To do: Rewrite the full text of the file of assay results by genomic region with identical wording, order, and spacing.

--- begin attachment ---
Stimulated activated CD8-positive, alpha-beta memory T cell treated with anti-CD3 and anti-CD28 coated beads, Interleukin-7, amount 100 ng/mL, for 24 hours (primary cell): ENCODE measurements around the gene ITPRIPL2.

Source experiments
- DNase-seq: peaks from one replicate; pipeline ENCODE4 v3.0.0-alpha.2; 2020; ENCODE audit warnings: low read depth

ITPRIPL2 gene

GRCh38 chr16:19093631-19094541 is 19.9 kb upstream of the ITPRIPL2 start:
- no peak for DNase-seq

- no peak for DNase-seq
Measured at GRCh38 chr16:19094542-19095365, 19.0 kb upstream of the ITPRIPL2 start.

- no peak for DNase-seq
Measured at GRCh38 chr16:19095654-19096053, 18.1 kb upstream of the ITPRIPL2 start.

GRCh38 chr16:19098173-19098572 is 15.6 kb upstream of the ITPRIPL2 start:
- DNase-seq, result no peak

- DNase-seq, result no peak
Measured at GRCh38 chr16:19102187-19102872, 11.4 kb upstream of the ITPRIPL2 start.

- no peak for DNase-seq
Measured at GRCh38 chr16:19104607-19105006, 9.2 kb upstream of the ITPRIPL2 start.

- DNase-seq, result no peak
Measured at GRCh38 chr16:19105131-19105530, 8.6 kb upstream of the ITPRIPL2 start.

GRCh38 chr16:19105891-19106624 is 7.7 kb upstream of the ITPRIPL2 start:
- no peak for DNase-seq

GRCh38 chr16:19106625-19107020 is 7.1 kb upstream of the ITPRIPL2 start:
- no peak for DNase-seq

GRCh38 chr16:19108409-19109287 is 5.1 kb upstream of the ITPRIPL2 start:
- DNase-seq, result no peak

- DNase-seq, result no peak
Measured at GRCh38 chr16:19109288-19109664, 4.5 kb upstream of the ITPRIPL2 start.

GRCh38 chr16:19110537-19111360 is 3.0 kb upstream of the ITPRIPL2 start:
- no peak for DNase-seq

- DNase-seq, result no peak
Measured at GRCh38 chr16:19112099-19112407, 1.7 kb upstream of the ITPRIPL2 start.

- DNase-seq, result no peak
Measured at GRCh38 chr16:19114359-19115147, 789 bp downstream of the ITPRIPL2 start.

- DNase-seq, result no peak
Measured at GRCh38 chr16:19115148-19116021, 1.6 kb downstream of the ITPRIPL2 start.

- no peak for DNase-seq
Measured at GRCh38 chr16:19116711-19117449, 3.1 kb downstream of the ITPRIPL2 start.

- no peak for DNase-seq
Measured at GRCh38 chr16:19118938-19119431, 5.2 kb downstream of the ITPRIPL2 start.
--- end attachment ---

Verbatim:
Stimulated activated CD8-positive, alpha-beta memory T cell treated with anti-CD3 and anti-CD28 coated beads, Interleukin-7, amount 100 ng/mL, for 24 hours (primary cell): ENCODE measurements around the gene ITPRIPL2.

Source experiments
- DNase-seq: peaks from one replicate; pipeline ENCODE4 v3.0.0-alpha.2; 2020; ENCODE audit warnings: low read depth

ITPRIPL2 gene

GRCh38 chr16:19093631-19094541 is 19.9 kb upstream of the ITPRIPL2 start:
- no peak for DNase-seq

- no peak for DNase-seq
Measured at GRCh38 chr16:19094542-19095365, 19.0 kb upstream of the ITPRIPL2 start.

- no peak for DNase-seq
Measured at GRCh38 chr16:19095654-19096053, 18.1 kb upstream of the ITPRIPL2 start.

GRCh38 chr16:19098173-19098572 is 15.6 kb upstream of the ITPRIPL2 start:
- DNase-seq, result no peak

- DNase-seq, result no peak
Measured at GRCh38 chr16:19102187-19102872, 11.4 kb upstream of the ITPRIPL2 start.

- no peak for DNase-seq
Measured at GRCh38 chr16:19104607-19105006, 9.2 kb upstream of the ITPRIPL2 start.

- DNase-seq, result no peak
Measured at GRCh38 chr16:19105131-19105530, 8.6 kb upstream of the ITPRIPL2 start.

GRCh38 chr16:19105891-19106624 is 7.7 kb upstream of the ITPRIPL2 start:
- no peak for DNase-seq

GRCh38 chr16:19106625-19107020 is 7.1 kb upstream of the ITPRIPL2 start:
- no peak for DNase-seq

GRCh38 chr16:19108409-19109287 is 5.1 kb upstream of the ITPRIPL2 start:
- DNase-seq, result no peak

- DNase-seq, result no peak
Measured at GRCh38 chr16:19109288-19109664, 4.5 kb upstream of the ITPRIPL2 start.

GRCh38 chr16:19110537-19111360 is 3.0 kb upstream of the ITPRIPL2 start:
- no peak for DNase-seq

- DNase-seq, result no peak
Measured at GRCh38 chr16:19112099-19112407, 1.7 kb upstream of the ITPRIPL2 start.

- DNase-seq, result no peak
Measured at GRCh38 chr16:19114359-19115147, 789 bp downstream of the ITPRIPL2 start.

- DNase-seq, result no peak
Measured at GRCh38 chr16:19115148-19116021, 1.6 kb downstream of the ITPRIPL2 start.

- no peak for DNase-seq
Measured at GRCh38 chr16:19116711-19117449, 3.1 kb downstream of the ITPRIPL2 start.

- no peak for DNase-seq
Measured at GRCh38 chr16:19118938-19119431, 5.2 kb downstream of the ITPRIPL2 start.